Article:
Performance and Performativity in Contemporary Indian Fiction in English

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This book starts with a consideration of a 1997 issue of the New Yorker that celebrated fifty years of Indian independence, and goes on to explore the development of a pattern of performance and performativity in contemporary Indian fiction in English (Salman Rushdie, Arundhati Roy and Vikram Chandra). Such fiction, which constructs identity through performative acts, is built around a nomadic understanding of the self and implies an evolution of narrative language towards performativity whereby the text itself becomes nomadic. A comparison with theatrical performance (Peter Brook’s Mahabharata and Girish Karnad’s ‘theatre of roots’) serves to support the argument that in both theatre and fiction the concepts of performance and performativity transform classical Indian mythic poetics. In the mythic symbiosis of performance and storytelling in Indian tradition within a cyclical pattern of estrangement from and return to the motherland and/or its traditions, myth becomes a liberating space of consciousness, where rigid categories and boundaries are transcended.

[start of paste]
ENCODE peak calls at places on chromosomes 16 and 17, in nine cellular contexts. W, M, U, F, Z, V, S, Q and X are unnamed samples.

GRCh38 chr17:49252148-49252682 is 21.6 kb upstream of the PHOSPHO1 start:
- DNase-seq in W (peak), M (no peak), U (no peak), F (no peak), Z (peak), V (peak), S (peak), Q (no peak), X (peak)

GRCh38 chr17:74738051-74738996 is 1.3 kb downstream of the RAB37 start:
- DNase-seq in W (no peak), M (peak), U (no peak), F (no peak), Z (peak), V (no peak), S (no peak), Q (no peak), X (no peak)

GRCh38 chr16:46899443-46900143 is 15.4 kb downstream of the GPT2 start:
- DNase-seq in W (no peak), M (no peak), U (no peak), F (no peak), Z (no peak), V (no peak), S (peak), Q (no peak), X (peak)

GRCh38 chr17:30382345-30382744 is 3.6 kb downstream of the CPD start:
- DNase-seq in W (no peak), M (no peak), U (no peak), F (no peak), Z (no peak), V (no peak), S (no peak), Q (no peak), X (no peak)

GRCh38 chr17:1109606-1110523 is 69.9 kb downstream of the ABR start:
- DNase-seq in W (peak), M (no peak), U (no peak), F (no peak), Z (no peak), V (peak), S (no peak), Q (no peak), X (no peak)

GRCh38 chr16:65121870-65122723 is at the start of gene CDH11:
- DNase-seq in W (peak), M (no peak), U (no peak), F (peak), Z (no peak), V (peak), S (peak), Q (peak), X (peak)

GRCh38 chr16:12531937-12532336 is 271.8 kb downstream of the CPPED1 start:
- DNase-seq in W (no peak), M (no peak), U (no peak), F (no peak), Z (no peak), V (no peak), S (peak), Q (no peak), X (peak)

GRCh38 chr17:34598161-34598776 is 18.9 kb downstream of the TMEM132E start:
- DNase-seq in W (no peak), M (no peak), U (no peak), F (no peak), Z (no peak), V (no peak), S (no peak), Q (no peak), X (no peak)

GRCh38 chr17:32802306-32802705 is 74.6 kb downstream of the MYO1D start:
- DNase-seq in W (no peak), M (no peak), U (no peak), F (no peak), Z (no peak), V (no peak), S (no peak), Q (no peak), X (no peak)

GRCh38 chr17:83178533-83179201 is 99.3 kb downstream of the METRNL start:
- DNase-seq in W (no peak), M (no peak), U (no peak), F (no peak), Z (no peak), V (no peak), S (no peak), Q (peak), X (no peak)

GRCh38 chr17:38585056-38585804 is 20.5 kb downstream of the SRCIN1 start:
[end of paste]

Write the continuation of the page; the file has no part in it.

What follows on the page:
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About the author (2015)

Maria-Sabina Draga Alexandru is an Associate Professor of American Studies at the University of Bucharest, Romania. She has published articles in Romanian and international journals and books such as: Women's Voices in Post-Communist Eastern Europe (2 vols., co-edited; Bucharest: University of Bucharest Press, 2005 and 2006); Identity Performance in Contemporary Non-WASP American Fiction (Bucharest: University of Bucharest Press, 2008); Postcolonialism/Postcommunism: Intersections and Overlaps (co-edited; Bucharest: The University of Bucharest Press, 2011); Between History and Personal Narrative: East European Women's Stories of Migration in the New Millennium (co-edited; Berlin and Vienna: LIT Verlag, 2012).

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